For the sake of this discussion, we will forsake study of the so-called American Revolution as it was more a civil war than a revolution. But, the French Revolution, inspired by the American experience, is a great case in point. The French monarchy lost touch with the plight of the people and fell prey to an uprising initially led by members of the aristocracy. The guillotine, whose appetite was whetted by royal blood, soon thirsted for the blood of the aristocracy and finally devoured most of those who were at the forefront of the initial insurrection. Even Lafayette, a hero of France for his role in the defeat of the hated English in the American colonies, narrowly escaped with his head. As the French Revolution feasted upon itself, and exhausted its supply of civilian leadership, it ripened for martial harvest. Into this power vacuum stepped a 30 year-old military genius who plunged the world into what many historians have called the true first World War. Ironically, Napoleon, on his deathbed in exile, lamented that "they wanted me to be another Washington."
Revolutions often play themselves out in a series of acts, the scenes in which feature the best and worst of men, and differ radically from opening to closing. The final scenes of the French revolution saw a Bourbon monarch back on the throne, but at the head of a political system that was to continue to evolve over the next century into a true democratic republic.
Exhausted by years of the Czar's war against Germany, the Russian people overthrew their monarch in 1917 and installed a "provisional government" intended to bridge the gap to a democratic republic. The Marxists had a different idea and hijacked the Russian Revolution to create the socialist dictatorial "workers' paradise" (a copy of which American progressives today believe they have the opportunity to establish). The "workers' paradise" model neither worked nor was Eden-like by any stretch of the wildest imagination. The Soviet Union survived as long as it did, thanks to ruthless repression accepted by the Russian people as the cost of surviving the Great Depression and the Second World War, victory in which served until the 1980's as enough of a rallying memory to dull the popular pangs of hunger for freedom. But, as increasingly pervasive and uncontrollable information technology displayed the discrepancy between the freedoms and standard of living enjoyed by the West and the people of the Soviet Union, the pressure for reform became too much for the Kremlin to ignore. When Gorbachev began to respond with changes aimed at satisfying the people, the lid came off of the steam kettle. Boris Yeltsin, a rising star in the Communist Party, shrewdly detected the direction of the popular movement and adopted the mantle of populist reformer. When communist hardliners attempted a coup to oust Gorbachev, with the intent of putting the lid back on, Yeltsin vaulted to popular prominence by standing up against and putting down the reactionaries. Unfortunately, Yeltsin failed (one wonders whether on purpose) to prevent the drift back to Russian dictatorship represented by his hand-picked successor, Putin. The Russian Revolution may yet have an act or two to play out.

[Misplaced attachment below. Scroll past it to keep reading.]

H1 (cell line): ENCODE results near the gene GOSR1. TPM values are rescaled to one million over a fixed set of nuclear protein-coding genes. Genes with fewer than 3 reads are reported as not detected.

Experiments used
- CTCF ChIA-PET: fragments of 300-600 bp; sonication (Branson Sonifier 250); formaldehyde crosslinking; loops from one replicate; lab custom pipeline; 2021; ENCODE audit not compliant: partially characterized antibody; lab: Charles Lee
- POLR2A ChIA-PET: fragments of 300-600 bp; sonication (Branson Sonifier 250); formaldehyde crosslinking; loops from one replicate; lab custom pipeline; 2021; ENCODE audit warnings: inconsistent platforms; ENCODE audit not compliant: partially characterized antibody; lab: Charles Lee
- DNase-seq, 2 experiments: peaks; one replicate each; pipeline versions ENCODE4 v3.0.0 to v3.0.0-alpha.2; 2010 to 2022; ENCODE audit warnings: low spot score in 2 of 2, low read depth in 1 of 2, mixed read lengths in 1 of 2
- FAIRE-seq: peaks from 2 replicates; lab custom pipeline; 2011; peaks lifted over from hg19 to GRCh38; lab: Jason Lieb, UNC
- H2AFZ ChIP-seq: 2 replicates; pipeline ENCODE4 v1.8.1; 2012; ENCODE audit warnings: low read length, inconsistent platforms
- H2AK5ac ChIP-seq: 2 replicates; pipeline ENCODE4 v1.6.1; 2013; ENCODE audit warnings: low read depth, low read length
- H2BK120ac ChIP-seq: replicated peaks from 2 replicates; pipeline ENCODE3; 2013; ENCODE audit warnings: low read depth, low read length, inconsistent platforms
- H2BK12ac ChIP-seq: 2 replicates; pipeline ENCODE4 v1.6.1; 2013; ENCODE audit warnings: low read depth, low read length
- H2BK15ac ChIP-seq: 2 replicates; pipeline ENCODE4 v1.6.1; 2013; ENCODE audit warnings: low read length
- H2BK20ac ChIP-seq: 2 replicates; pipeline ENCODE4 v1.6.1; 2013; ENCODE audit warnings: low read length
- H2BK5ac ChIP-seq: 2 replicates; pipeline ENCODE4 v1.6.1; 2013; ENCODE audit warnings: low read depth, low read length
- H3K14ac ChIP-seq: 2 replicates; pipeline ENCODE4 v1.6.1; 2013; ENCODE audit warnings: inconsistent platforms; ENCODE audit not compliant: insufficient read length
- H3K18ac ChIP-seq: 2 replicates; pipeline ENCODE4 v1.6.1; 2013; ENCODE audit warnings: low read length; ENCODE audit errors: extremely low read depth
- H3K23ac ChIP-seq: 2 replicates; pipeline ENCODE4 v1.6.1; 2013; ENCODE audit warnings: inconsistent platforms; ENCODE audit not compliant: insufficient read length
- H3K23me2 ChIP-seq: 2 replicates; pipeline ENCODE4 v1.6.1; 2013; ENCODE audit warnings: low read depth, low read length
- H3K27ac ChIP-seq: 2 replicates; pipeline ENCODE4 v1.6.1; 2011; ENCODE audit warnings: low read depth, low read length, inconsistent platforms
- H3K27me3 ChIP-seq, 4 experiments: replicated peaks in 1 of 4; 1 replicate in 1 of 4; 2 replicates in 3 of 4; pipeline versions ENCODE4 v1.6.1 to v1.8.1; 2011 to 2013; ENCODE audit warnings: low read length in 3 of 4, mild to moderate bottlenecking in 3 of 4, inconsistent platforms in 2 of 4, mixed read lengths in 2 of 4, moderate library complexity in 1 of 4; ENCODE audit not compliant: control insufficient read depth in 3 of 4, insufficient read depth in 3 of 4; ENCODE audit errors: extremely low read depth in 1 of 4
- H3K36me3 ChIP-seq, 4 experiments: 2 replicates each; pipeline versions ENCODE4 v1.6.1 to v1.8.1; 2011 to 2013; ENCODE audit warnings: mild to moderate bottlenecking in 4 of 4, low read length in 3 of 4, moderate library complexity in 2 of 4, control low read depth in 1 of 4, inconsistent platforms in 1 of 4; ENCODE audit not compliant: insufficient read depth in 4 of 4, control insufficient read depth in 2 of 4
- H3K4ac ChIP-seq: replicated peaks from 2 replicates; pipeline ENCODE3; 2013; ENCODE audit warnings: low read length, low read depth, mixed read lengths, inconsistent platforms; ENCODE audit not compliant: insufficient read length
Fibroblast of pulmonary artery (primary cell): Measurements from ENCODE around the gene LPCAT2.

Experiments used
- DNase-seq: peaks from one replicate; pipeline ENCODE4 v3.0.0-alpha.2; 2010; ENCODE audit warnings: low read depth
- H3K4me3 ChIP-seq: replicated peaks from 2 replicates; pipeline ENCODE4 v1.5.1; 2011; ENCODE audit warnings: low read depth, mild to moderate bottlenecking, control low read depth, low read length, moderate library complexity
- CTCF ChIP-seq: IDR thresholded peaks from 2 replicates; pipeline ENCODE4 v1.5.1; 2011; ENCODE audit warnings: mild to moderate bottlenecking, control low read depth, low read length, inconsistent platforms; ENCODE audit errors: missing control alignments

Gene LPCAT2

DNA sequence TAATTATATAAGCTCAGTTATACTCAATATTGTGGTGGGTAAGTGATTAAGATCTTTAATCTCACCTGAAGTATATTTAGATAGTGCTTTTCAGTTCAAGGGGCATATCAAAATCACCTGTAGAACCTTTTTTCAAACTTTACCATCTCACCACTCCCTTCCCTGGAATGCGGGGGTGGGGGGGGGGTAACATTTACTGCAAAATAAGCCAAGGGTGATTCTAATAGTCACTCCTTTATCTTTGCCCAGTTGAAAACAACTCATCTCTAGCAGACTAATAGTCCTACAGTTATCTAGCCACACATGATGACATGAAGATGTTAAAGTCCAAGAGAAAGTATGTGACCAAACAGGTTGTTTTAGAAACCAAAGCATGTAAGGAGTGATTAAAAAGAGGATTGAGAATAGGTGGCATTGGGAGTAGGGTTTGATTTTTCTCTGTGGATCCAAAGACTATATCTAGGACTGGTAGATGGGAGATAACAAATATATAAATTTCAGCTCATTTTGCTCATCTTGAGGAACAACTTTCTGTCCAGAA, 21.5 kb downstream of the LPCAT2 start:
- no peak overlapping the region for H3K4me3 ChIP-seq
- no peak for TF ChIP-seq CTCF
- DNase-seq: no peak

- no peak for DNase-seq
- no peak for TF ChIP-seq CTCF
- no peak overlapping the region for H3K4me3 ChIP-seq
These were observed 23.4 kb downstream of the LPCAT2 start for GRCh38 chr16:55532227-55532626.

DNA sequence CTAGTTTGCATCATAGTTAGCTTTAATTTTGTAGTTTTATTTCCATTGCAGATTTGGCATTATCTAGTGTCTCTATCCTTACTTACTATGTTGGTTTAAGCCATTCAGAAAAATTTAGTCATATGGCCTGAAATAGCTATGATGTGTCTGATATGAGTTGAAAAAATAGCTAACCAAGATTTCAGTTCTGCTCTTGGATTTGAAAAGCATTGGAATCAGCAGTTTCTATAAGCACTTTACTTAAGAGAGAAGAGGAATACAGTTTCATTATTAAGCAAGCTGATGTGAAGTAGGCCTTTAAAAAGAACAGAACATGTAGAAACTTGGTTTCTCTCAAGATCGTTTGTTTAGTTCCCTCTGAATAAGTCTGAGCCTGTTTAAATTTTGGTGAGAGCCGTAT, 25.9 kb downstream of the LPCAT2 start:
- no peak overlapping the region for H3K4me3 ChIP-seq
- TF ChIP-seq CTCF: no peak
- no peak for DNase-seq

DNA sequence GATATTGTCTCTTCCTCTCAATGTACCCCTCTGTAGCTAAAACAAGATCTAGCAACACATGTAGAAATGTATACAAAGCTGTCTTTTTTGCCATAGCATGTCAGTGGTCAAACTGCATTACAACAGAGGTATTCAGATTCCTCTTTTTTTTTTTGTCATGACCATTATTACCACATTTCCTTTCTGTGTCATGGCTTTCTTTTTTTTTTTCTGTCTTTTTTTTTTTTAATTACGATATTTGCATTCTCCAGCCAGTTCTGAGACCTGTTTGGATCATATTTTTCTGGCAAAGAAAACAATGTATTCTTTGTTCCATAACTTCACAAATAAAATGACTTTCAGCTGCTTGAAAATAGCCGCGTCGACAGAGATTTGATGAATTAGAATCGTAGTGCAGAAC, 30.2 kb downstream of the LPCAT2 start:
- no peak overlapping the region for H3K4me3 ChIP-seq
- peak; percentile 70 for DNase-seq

Which brings us to the mid-play act whose scenes are enfolding on the streets of Teheran. A 1979 popular uprising against the American-installed (circa 1953) Shah Reza Pahlavi's repressive, if rapidly modernizing and pro-western, regime was hijacked by the Ayatollah Khomeini, who installed an Islamic Republic over which the clergy maintain "supreme leadership" and power via Sharia Law (the law of Allah). The Iranian mullahs managed to maintain their grip on power while sacrificing a generation in human wave attacks on Saddam's forces during the eight year Iraq-Iran war which began in 1980. The Iranian people have only recently recovered from the exhaustion of that conflict. The Iranian population is very young and hungry for the tastes of western modernity discouraged and denied them by Sharia Law. They are also tired of being represented to the world by the likes of Mahmoud Ahmedinejad--the front man for the ayatollahs. Mir Hossein Mousavi, a former front man for the ayatollahs, seems to be pulling "a Yeltsin," riding the popular movement galloping toward ultimate confrontation with the Islamic Republic's ruling clergy. Mousavi has claimed that the election he lost to Ahmedinejad was "rigged." And he should know, having rigged a few in his past. "Supreme Leader" Ayatollah Ali Khamenei has drawn his line in the sand, declaring Ahmedinejad's election the final will of Allah and threatening to crush any further street demonstrations.
It remains to be seen whether the Iranian military will side with the Ayatollah or the people. The Colonel's assessment is that if the people do return to the streets in disobedience to the Ayatollah, the mad mullah will have no choice but to respond with force fearing eventual loss of power. The Ayatollah will attempt to "Tiananmen" the uprising with military units and security forces most loyal to him. My guess is that if he tries this, there are moderate elements of the military that will not stay in their barracks, and a civil war may ensue.
Revolutions are such messy affairs--fun to watch; dangerous to join; predictably unpredicatable.